INSIGHT: Embracing Duality 

By Ginger Ellingson, Director of Fine & Performing Arts


A Journey of Discovery Through Fine & Performing Arts

In the closing line of The Addams Family, Lurch sings, “Move toward the darkness and Love,” concluding the cast’s verse, “Move toward the darkness, welcome in your pain. Let each foreign forest offer you its rain. Only at our weakest can we learn what’s there. When you face your nightmares, then you’ll know what’s real. Move toward the darkness and feel.”

Each year the Fine & Performing Arts choose a theme to unite the programming for the year. The theme offers us a lens through which we tell stories, learn lessons, and derive value. This year’s theme is Discovery. Duality is present in all of our stories this year, journey and destination, heartache and love, tragedy and strength, personal and cultural identity, darkness and light, differences and similarities. Perhaps the big-picture Discovery in these stories is that many things can be, and usually are, true at once.

In the fall production of The Phantom Tollbooth, Milo discovered his love of learning about the world and himself, that both the journey and the destination are important. December’s concert performed by the Chamber Music Ensemble and Chamber Choir was inspired by “Angsty Love”. The duality of angst and love is a source of musical inspiration that stands the test of time, and the composers represented that evening included a range from Mendelssohn to Adele. The human journey of pain for love and connection persists across time and space, expressed, and perhaps salved with music.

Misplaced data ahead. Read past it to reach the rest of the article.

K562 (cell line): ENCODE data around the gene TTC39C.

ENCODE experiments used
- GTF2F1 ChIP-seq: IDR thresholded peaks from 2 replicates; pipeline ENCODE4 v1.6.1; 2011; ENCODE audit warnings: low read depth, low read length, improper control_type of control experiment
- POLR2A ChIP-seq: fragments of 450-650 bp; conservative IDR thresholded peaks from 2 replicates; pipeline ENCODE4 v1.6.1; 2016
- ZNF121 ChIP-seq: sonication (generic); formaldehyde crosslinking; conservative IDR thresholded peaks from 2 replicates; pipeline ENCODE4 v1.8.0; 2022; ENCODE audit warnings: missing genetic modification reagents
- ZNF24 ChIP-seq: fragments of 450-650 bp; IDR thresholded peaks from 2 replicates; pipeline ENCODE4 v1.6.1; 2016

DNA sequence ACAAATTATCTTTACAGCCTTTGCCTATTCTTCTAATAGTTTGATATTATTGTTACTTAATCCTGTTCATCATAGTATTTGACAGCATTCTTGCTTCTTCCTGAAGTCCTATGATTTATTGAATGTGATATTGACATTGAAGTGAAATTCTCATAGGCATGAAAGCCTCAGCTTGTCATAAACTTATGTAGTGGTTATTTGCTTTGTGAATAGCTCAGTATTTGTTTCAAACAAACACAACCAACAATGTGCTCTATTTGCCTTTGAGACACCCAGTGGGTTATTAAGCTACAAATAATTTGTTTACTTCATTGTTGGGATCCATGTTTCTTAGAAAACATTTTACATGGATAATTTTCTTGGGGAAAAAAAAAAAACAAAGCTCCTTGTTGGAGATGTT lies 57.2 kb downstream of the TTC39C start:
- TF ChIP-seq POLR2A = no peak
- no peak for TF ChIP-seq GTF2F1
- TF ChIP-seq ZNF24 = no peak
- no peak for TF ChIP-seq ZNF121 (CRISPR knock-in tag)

In last week’s Upper School show, Radium Girls, the cast tells a tragic story of personal, medical, and legal discovery, as protagonist Grace Fryer found within her the resolve to fight against power structures that benefited from obscuring the truth in her case against the US Radium Corporation, which sickened and killed young factory workers from exposure to radium.

With never a dull moment in the Arts, a quick teardown of the Radium Girls set made space for a musical celebration of Black History Month in the Middle School assembly with a performance by the Chamber Music Ensemble of music by Samuel Coleridge-Talyor, Nathaniel Dett, and Florence Price. Through study and performance, the audience and musicians traversed time and space experiencing music as an expression of culture and identity.

After yet another quick turnaround in the theatre, next week February 12-15, students grades five through twelve are invited to audition for the spring musical The Addams Family. This is the comical and dark story of Wednesday, a young woman, discovering her own identity and path forward in an unusual family. As Wednesday and Lucas navigate familial differences poised to tear them apart, what the families discover in the end is that perhaps they, just like all of us, aren’t so different after all.